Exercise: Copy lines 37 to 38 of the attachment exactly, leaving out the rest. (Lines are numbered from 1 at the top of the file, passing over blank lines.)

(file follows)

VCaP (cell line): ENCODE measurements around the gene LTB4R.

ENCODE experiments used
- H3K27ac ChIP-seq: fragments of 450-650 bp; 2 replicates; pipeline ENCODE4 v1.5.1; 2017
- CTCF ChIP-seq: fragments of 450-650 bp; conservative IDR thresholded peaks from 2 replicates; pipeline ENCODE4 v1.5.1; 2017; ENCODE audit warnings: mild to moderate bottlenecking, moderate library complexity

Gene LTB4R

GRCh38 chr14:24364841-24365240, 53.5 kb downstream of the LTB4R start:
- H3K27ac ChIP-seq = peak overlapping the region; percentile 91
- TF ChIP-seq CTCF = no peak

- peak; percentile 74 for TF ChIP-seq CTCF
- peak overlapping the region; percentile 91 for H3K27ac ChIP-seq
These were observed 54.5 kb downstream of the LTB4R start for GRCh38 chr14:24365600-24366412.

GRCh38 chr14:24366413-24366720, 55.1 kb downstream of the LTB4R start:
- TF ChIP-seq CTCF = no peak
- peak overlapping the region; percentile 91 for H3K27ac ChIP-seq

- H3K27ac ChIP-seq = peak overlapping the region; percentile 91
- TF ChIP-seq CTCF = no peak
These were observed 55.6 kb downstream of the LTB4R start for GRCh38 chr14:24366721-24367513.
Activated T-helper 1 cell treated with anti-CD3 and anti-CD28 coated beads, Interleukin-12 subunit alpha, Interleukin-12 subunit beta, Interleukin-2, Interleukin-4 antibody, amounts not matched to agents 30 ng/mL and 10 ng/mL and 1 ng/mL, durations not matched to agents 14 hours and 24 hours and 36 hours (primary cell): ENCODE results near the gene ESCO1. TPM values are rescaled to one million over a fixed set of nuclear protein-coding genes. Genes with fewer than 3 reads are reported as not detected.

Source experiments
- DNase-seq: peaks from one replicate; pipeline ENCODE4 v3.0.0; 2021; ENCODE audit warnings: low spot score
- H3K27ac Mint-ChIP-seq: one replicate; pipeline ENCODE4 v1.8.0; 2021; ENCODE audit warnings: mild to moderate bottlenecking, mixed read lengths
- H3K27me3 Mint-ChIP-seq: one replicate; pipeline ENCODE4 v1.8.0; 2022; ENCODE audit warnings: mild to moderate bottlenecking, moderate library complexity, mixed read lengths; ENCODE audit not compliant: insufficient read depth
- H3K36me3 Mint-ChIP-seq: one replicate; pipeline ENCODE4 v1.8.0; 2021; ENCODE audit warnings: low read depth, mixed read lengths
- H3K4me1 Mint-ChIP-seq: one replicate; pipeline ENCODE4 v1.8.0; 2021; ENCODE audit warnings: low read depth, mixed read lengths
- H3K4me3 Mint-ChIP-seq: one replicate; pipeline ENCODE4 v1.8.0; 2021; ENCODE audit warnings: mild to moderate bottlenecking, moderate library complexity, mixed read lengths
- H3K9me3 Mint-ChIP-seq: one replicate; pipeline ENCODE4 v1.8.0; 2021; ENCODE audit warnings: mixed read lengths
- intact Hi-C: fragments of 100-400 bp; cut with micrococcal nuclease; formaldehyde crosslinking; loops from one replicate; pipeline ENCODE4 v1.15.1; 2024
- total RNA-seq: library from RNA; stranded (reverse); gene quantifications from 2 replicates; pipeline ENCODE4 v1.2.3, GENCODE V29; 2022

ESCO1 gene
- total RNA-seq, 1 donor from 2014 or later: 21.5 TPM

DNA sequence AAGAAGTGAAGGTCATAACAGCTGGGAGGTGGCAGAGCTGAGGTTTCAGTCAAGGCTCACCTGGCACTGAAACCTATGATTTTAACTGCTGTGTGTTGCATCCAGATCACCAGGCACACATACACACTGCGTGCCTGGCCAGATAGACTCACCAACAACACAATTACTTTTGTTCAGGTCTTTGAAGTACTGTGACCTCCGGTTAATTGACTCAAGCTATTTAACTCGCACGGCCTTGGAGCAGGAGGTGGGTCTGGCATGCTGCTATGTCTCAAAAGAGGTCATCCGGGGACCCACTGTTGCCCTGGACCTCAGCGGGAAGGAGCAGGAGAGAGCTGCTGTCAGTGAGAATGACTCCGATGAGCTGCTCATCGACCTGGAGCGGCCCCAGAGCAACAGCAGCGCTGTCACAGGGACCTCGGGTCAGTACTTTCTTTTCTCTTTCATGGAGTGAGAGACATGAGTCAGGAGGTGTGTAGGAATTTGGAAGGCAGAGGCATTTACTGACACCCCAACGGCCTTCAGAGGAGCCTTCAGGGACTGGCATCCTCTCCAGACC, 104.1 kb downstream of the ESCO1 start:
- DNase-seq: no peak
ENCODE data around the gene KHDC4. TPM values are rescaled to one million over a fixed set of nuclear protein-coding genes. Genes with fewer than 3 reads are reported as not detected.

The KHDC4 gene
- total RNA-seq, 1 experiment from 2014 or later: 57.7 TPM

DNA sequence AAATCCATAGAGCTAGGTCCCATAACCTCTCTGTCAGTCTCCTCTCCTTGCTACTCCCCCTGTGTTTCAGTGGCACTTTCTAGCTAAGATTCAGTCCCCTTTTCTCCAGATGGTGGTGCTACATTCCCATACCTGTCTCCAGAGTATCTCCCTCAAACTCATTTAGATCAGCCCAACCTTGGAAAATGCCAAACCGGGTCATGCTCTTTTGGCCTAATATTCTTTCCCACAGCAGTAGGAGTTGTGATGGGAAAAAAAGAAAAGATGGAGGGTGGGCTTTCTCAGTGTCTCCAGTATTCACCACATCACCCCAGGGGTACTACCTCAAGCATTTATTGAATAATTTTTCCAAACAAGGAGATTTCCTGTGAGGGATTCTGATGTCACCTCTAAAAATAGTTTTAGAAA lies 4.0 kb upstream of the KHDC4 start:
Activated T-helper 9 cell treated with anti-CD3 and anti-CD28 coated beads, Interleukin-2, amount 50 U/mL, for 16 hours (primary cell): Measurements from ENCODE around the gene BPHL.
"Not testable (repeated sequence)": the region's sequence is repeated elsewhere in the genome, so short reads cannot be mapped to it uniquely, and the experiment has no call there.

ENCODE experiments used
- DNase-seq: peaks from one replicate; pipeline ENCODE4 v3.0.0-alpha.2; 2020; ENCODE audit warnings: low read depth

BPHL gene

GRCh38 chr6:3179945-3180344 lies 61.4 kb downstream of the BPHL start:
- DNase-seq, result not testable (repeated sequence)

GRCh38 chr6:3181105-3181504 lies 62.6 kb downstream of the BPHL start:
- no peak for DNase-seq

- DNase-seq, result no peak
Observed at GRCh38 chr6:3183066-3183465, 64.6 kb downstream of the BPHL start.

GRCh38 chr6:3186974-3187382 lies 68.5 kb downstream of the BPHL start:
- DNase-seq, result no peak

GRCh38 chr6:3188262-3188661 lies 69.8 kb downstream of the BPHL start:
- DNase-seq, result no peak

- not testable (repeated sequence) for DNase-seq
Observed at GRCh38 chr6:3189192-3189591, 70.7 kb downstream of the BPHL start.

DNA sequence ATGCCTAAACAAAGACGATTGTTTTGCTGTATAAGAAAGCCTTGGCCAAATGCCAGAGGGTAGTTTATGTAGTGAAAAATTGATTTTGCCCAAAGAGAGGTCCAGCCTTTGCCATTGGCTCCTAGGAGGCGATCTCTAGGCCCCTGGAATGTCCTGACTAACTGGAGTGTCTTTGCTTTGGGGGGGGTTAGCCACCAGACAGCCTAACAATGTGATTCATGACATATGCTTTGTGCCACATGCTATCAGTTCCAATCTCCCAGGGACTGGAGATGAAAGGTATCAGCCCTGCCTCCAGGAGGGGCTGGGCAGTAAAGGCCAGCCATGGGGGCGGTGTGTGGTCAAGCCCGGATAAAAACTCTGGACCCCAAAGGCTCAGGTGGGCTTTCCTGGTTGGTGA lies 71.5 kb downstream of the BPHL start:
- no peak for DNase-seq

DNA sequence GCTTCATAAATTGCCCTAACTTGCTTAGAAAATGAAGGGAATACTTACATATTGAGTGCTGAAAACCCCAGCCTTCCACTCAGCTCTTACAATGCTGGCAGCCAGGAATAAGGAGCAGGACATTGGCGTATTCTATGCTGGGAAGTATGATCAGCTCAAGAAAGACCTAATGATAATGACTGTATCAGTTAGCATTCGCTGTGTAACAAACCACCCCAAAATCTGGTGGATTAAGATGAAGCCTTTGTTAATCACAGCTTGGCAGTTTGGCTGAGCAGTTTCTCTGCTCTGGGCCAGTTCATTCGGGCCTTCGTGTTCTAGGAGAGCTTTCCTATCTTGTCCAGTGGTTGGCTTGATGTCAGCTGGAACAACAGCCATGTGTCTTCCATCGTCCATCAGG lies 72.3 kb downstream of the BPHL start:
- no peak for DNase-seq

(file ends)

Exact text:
Activated T-helper 9 cell treated with anti-CD3 and anti-CD28 coated beads, Interleukin-2, amount 50 U/mL, for 16 hours (primary cell): Measurements from ENCODE around the gene BPHL.
"Not testable (repeated sequence)": the region's sequence is repeated elsewhere in the genome, so short reads cannot be mapped to it uniquely, and the experiment has no call there.